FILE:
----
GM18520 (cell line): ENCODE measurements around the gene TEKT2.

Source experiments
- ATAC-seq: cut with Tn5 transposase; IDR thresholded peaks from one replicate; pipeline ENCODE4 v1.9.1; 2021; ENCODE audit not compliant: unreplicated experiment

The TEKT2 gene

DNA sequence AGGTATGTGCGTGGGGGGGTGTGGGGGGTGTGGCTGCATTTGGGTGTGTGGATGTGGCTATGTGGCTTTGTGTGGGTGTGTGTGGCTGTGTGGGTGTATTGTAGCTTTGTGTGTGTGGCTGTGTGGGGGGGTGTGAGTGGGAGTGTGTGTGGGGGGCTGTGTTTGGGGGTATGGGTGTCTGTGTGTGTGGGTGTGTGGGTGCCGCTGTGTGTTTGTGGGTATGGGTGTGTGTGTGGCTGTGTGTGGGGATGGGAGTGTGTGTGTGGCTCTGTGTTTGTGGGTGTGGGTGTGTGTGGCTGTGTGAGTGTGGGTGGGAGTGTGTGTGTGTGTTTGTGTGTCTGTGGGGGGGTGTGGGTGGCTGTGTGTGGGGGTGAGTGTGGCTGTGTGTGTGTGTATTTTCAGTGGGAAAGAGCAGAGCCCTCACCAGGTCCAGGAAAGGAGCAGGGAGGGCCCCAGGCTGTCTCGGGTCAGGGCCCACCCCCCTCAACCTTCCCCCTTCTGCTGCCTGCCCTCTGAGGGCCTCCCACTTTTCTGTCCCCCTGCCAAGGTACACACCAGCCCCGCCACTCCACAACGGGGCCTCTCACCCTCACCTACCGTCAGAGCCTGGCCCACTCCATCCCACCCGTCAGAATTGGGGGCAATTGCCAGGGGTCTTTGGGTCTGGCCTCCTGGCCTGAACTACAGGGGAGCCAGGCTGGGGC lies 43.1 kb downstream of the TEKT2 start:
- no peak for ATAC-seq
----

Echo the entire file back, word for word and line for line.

GM18520 (cell line): ENCODE measurements around the gene TEKT2.

Source experiments
- ATAC-seq: cut with Tn5 transposase; IDR thresholded peaks from one replicate; pipeline ENCODE4 v1.9.1; 2021; ENCODE audit not compliant: unreplicated experiment

The TEKT2 gene

DNA sequence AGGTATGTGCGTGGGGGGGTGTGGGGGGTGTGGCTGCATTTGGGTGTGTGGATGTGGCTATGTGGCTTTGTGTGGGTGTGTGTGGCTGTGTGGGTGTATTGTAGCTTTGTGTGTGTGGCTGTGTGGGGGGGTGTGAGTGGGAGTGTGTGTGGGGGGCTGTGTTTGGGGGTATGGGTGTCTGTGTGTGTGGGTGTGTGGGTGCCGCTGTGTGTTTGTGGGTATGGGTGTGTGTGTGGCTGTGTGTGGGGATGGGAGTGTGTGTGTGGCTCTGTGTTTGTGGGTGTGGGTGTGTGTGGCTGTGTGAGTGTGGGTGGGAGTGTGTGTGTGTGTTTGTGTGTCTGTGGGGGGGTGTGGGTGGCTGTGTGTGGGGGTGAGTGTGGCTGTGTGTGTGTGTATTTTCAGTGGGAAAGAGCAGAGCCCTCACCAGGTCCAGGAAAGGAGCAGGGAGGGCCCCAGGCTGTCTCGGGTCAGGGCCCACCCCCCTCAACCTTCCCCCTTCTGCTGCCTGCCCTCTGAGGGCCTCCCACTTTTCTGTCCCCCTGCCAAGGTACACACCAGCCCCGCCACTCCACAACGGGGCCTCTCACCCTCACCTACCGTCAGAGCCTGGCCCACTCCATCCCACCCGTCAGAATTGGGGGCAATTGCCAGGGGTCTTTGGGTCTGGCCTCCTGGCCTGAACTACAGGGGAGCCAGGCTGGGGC lies 43.1 kb downstream of the TEKT2 start:
- no peak for ATAC-seq